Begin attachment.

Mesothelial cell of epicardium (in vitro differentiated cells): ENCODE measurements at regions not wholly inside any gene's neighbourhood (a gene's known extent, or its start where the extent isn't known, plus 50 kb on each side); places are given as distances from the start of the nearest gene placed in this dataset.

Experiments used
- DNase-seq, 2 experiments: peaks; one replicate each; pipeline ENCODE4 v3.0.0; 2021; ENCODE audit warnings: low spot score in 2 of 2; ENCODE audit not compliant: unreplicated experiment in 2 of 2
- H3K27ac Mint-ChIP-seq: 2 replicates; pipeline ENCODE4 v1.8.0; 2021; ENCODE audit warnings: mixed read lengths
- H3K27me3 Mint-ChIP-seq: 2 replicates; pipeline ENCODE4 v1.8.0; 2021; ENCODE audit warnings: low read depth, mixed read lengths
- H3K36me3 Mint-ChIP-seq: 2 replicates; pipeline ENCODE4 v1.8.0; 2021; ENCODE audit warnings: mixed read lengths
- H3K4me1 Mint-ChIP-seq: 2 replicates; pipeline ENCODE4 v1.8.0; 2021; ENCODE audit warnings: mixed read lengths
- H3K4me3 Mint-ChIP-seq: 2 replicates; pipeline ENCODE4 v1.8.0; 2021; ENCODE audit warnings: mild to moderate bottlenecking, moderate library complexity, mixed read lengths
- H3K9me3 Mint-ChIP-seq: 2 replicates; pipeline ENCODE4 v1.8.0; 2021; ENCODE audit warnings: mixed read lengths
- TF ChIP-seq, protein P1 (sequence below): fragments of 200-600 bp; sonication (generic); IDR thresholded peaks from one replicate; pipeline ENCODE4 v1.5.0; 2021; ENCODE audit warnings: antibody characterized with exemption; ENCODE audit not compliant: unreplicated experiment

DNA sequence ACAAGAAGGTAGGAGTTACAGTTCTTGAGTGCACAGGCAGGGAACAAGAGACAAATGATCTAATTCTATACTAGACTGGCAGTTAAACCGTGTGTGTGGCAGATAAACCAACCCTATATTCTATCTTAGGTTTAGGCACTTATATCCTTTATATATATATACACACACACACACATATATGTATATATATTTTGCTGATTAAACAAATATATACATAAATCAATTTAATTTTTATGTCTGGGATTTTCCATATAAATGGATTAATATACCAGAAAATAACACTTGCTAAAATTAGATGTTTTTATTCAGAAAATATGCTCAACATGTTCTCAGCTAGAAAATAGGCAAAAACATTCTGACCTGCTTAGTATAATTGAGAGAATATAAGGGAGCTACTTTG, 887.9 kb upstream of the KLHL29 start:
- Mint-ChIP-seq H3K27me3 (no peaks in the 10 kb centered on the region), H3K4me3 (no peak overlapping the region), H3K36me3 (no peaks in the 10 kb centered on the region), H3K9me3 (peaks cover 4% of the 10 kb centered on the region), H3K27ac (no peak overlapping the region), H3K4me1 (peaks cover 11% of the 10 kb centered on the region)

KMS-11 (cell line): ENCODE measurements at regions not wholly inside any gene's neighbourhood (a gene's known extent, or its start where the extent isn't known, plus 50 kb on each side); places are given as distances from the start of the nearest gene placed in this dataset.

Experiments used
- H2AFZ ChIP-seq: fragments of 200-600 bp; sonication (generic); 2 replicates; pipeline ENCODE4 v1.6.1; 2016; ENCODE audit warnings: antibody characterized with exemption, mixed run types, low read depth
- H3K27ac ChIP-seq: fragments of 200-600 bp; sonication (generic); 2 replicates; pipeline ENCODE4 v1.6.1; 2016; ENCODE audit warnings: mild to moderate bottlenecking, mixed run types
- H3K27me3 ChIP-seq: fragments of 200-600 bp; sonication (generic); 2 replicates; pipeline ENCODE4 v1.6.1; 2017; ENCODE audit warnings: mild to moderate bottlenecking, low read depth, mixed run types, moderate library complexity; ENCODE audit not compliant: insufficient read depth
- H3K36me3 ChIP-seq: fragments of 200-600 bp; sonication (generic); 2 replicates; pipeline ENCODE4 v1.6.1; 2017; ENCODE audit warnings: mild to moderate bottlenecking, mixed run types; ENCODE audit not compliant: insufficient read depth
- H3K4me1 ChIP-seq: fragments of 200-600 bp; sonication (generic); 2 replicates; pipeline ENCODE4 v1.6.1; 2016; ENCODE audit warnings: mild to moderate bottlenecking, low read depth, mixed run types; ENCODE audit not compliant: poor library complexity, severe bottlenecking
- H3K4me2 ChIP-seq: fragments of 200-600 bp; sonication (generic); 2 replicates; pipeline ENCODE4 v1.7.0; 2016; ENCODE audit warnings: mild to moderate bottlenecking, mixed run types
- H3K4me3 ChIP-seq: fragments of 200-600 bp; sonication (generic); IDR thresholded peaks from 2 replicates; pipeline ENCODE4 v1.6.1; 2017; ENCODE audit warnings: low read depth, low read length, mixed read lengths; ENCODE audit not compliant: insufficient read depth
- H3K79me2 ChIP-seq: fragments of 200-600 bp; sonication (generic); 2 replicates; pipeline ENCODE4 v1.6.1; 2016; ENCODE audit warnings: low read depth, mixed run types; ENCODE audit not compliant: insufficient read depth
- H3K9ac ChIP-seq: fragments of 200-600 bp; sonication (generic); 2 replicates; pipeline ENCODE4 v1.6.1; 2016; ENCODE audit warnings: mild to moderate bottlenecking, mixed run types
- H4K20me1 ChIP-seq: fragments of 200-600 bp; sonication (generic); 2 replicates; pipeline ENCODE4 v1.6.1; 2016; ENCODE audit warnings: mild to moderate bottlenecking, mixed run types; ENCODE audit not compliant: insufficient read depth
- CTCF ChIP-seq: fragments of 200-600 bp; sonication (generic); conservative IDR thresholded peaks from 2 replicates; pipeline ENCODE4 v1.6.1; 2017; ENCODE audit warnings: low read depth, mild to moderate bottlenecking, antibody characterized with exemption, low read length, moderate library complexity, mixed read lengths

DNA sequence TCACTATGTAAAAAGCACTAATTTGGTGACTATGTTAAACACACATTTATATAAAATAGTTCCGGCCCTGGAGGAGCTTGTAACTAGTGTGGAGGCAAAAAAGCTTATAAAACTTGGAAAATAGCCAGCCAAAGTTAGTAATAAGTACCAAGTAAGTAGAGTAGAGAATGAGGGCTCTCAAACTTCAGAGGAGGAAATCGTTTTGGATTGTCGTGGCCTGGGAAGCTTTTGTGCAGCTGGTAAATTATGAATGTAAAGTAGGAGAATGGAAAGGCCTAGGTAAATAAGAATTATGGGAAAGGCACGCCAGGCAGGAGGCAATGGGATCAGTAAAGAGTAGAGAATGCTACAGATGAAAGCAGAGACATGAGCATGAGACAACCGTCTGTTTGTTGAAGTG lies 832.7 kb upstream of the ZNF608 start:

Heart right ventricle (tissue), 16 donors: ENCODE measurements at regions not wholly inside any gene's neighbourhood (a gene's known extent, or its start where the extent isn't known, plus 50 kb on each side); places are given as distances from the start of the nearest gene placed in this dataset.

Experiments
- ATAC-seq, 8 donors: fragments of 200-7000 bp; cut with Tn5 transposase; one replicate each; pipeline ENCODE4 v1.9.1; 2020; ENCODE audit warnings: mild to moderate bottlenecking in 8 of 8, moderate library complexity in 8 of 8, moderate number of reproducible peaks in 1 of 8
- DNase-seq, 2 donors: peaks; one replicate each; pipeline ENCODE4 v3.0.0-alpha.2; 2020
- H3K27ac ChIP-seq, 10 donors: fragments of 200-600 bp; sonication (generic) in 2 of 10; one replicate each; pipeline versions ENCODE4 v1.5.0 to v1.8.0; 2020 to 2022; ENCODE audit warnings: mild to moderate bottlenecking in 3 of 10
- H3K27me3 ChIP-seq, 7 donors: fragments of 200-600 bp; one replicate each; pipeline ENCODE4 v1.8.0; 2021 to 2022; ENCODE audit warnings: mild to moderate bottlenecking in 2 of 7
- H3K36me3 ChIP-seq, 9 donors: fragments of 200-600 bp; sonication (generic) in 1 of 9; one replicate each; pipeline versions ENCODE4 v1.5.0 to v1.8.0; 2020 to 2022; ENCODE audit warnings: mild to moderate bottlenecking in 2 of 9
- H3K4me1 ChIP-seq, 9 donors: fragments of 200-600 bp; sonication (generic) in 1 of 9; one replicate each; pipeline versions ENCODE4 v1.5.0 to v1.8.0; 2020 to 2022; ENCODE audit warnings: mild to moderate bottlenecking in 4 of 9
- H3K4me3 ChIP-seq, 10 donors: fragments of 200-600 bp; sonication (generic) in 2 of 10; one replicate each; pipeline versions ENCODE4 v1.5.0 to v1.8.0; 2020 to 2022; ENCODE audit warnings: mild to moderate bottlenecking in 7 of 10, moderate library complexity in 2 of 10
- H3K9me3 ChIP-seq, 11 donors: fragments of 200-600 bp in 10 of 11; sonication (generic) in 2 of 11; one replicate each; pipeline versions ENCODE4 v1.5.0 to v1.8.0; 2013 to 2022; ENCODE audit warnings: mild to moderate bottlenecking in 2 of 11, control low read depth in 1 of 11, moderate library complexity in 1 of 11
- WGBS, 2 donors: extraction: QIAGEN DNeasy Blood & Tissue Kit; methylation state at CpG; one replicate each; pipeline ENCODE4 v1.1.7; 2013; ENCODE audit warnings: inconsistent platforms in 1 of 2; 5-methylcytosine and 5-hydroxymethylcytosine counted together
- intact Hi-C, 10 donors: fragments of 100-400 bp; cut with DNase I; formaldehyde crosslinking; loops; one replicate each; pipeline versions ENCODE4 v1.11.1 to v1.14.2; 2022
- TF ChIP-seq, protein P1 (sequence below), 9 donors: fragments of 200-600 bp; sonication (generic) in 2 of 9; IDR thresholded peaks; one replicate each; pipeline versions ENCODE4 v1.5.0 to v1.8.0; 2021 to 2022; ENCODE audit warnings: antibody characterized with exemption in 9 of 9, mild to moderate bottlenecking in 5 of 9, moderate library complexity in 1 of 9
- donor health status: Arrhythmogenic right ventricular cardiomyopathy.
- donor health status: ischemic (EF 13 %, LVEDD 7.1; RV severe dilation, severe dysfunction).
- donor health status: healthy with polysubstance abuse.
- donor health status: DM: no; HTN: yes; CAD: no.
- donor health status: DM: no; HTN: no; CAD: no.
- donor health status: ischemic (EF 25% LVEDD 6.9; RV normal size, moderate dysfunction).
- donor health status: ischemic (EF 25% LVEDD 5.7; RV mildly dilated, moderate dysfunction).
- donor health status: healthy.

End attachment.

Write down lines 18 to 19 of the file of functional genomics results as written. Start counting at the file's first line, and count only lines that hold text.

- H3K36me3 ChIP-seq: fragments of 200-600 bp; sonication (generic); 2 replicates; pipeline ENCODE4 v1.6.1; 2017; ENCODE audit warnings: mild to moderate bottlenecking, mixed run types; ENCODE audit not compliant: insufficient read depth
- H3K4me1 ChIP-seq: fragments of 200-600 bp; sonication (generic); 2 replicates; pipeline ENCODE4 v1.6.1; 2016; ENCODE audit warnings: mild to moderate bottlenecking, low read depth, mixed run types; ENCODE audit not compliant: poor library complexity, severe bottlenecking